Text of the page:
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UK car insurance complaints accelerate

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Complaints to the UK Financial Ombudsman relating to motor and buildings insurance have surged this year, as delays in claim settlements fuel growing public discontent over ballooning premiums.

The Financial Ombudsman received 3,869 complaints about car and motorcycle insurance between April and June. The figure was up from 2,524 in the same period last year and a more than 50 per cent year-on-year increase, according to data released by the Financial Ombudsman Service.

The surge in complaints comes amid growing public concern about rising premiums. The average annual car insurance premium reached a record £776 in the second quarter of 2023, according to’s car insurance price index, 40 per cent higher than a year earlier.

The Association of British Insurers said insurers were determined to ensure motor insurance was competitively priced but the rising costs of repairs, energy, labour and replacement parts had made this “increasingly challenging.”

The trade body also said that it was “concerned” about the surge in complaints and it would work with its members to learn from upheld complaints.

Column chart of Average insurance cover price showing The price of car insurance has reached a record high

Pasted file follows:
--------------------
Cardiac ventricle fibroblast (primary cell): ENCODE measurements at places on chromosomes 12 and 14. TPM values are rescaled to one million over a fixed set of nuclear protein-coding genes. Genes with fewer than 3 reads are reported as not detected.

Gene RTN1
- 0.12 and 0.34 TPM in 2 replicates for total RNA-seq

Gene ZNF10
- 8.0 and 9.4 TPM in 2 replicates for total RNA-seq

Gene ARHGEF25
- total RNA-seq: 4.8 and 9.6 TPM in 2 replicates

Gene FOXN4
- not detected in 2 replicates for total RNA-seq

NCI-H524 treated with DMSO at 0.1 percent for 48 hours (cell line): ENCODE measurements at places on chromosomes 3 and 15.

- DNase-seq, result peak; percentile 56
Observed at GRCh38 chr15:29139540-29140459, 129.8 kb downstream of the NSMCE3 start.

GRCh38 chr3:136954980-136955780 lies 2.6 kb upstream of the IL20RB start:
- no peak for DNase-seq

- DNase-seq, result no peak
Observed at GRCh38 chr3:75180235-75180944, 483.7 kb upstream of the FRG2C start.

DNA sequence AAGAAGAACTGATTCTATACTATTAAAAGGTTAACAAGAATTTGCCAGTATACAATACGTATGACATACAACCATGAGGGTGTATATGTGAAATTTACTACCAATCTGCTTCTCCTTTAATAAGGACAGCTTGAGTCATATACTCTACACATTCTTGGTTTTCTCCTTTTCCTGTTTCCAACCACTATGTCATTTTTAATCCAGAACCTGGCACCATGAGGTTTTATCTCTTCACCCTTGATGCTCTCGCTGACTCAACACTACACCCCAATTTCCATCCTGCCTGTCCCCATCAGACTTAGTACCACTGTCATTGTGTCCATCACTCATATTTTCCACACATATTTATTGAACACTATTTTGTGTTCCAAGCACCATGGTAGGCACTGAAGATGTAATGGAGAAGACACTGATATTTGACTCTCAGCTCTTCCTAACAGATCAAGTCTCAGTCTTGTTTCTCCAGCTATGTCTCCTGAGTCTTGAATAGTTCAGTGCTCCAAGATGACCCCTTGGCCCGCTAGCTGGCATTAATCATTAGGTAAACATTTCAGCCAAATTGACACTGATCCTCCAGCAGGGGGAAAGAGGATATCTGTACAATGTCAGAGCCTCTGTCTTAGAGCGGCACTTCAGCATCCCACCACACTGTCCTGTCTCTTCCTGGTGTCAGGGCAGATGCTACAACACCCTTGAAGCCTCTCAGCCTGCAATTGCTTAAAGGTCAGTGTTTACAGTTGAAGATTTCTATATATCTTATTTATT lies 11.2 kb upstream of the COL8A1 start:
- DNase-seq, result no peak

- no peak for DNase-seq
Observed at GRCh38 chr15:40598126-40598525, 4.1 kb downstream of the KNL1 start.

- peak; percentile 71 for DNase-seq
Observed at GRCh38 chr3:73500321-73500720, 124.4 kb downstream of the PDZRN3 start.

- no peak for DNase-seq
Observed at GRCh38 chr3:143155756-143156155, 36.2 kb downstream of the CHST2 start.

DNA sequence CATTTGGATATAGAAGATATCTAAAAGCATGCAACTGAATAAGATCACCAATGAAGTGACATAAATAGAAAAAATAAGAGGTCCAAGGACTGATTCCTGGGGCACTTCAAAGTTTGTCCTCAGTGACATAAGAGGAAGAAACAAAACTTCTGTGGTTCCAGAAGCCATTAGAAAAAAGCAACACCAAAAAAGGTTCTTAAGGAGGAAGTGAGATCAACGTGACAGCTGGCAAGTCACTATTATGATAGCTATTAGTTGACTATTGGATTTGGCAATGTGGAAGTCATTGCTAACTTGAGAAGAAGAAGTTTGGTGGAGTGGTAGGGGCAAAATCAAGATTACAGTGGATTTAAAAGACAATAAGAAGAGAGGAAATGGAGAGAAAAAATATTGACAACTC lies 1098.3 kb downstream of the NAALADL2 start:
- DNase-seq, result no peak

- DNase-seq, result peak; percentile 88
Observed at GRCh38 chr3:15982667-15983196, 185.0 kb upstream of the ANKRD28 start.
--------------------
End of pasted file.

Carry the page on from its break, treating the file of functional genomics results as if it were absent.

The rise in motor insurance-related complaints was driven by a 90 per cent jump in cases about delays in claims as well as complaints linked to claim values and declined claims, the Ombudsman said. A lack of contractor availability as well as difficulties to source material had also hit the speed of repairs, it added.

“Having the right insurance is fundamental and should offer people the peace of mind that, when things go wrong, they’re protected,” said Abby Thomas, chief executive and chief ombudsman at the Financial Ombudsman Service. “Where these complaints are driven by insurers delaying paying out on claims that’s unacceptable.”

Line chart of Q1 complaints linked to delays showing Complaints about motor insurance delays have surged

The car insurance sector has been under regulatory scrutiny in recent years. The Financial Conduct Authority said last December that it had seen evidence that motor insurance customers whose cars had been written off in a crash had received payouts lower than fair market value.

In June, the regulator ordered Direct Line to review claims paid out between 2017 and 2022. This month, the motor insurer said it would spend £30mn refunding customers it overcharged for home and motor cover.

The number of complaints related to building insurance rose to 1,776 cases at the start of the financial year, compared with 1,642 in the same period last year. Travel insurance cases, meanwhile, more than doubled since last year to 1,101, the highest figure for travel insurance complaints in more than a decade.  

Rachel Lam, the Ombudsman insurance director, said travel confidence was growing after the Covid-19 pandemic that brought the sector to a halt, but insurers needed to behave responsibly as it continued to rebound.

Alongside complaints about insurance, the other most complained about products in this quarter were current accounts, credit cards and hire purchase (motor). Complaints about all these products have increased year-on-year.

Car and motorcycle insurance cases represented 36 per cent of all complaints to the Ombudsman in the first quarter of the financial year, compared with 29 per cent over the same period last year. Buildings insurance complaints, meanwhile, represented 40 per cent of all claims over the period.

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